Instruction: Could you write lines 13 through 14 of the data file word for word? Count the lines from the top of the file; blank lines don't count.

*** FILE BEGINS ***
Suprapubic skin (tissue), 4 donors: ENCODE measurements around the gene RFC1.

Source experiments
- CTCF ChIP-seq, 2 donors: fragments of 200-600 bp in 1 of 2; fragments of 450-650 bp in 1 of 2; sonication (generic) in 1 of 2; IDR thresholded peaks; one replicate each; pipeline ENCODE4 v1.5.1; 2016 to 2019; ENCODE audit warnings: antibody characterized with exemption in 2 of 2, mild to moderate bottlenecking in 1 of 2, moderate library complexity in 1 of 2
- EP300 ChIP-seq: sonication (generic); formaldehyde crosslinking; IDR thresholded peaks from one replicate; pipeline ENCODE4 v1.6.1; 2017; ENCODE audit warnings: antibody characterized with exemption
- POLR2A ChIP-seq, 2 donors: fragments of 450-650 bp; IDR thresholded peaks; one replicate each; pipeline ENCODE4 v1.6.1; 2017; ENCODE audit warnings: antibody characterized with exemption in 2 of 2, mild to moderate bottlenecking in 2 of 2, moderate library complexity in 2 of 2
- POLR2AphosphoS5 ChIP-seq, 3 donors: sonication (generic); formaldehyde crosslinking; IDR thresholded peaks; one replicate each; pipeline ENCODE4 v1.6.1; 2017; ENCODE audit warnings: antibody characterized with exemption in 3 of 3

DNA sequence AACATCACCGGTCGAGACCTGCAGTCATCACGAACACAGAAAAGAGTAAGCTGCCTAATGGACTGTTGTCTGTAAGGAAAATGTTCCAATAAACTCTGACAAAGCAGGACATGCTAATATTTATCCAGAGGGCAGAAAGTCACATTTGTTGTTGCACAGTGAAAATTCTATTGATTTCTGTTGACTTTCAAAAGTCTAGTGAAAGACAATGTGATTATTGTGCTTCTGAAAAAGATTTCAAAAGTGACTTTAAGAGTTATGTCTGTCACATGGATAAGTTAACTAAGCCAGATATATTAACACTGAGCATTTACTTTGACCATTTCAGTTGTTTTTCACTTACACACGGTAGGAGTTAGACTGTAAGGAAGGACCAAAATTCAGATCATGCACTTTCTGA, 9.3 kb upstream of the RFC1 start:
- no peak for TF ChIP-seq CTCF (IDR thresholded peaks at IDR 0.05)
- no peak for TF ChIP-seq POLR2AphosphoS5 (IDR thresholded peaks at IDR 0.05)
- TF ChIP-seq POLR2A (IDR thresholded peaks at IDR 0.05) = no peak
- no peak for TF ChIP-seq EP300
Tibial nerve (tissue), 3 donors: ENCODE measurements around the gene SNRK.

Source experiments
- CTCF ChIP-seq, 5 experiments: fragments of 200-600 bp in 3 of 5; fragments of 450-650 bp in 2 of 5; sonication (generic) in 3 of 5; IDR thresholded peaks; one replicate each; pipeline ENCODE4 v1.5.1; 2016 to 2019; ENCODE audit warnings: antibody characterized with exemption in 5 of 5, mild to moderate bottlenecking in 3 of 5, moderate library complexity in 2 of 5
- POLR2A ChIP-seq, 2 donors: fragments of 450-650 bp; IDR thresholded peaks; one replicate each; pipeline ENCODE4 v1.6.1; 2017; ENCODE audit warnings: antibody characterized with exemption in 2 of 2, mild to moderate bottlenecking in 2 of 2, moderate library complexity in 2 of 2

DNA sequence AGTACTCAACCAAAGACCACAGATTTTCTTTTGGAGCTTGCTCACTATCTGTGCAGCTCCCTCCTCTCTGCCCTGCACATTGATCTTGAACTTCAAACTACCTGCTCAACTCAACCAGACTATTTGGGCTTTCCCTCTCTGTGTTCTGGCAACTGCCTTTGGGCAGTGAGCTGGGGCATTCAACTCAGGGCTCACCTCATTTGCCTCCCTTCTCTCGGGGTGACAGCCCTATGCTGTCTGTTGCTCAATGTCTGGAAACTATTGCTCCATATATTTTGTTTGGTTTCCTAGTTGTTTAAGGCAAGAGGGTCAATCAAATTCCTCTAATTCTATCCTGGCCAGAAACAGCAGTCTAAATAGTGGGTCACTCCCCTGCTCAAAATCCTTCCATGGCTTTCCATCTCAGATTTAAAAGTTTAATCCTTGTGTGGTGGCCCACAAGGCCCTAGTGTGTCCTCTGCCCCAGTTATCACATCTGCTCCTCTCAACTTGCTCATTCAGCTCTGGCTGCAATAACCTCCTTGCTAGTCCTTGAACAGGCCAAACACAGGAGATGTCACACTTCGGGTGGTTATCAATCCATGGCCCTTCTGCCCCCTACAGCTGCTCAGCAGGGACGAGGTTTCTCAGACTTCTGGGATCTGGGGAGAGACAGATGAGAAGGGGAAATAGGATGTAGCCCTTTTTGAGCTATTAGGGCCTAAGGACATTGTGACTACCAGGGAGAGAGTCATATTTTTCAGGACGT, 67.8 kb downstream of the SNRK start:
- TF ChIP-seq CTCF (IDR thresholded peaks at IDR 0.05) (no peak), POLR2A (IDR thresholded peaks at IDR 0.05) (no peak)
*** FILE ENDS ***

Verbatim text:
Source experiments
- CTCF ChIP-seq, 5 experiments: fragments of 200-600 bp in 3 of 5; fragments of 450-650 bp in 2 of 5; sonication (generic) in 3 of 5; IDR thresholded peaks; one replicate each; pipeline ENCODE4 v1.5.1; 2016 to 2019; ENCODE audit warnings: antibody characterized with exemption in 5 of 5, mild to moderate bottlenecking in 3 of 5, moderate library complexity in 2 of 5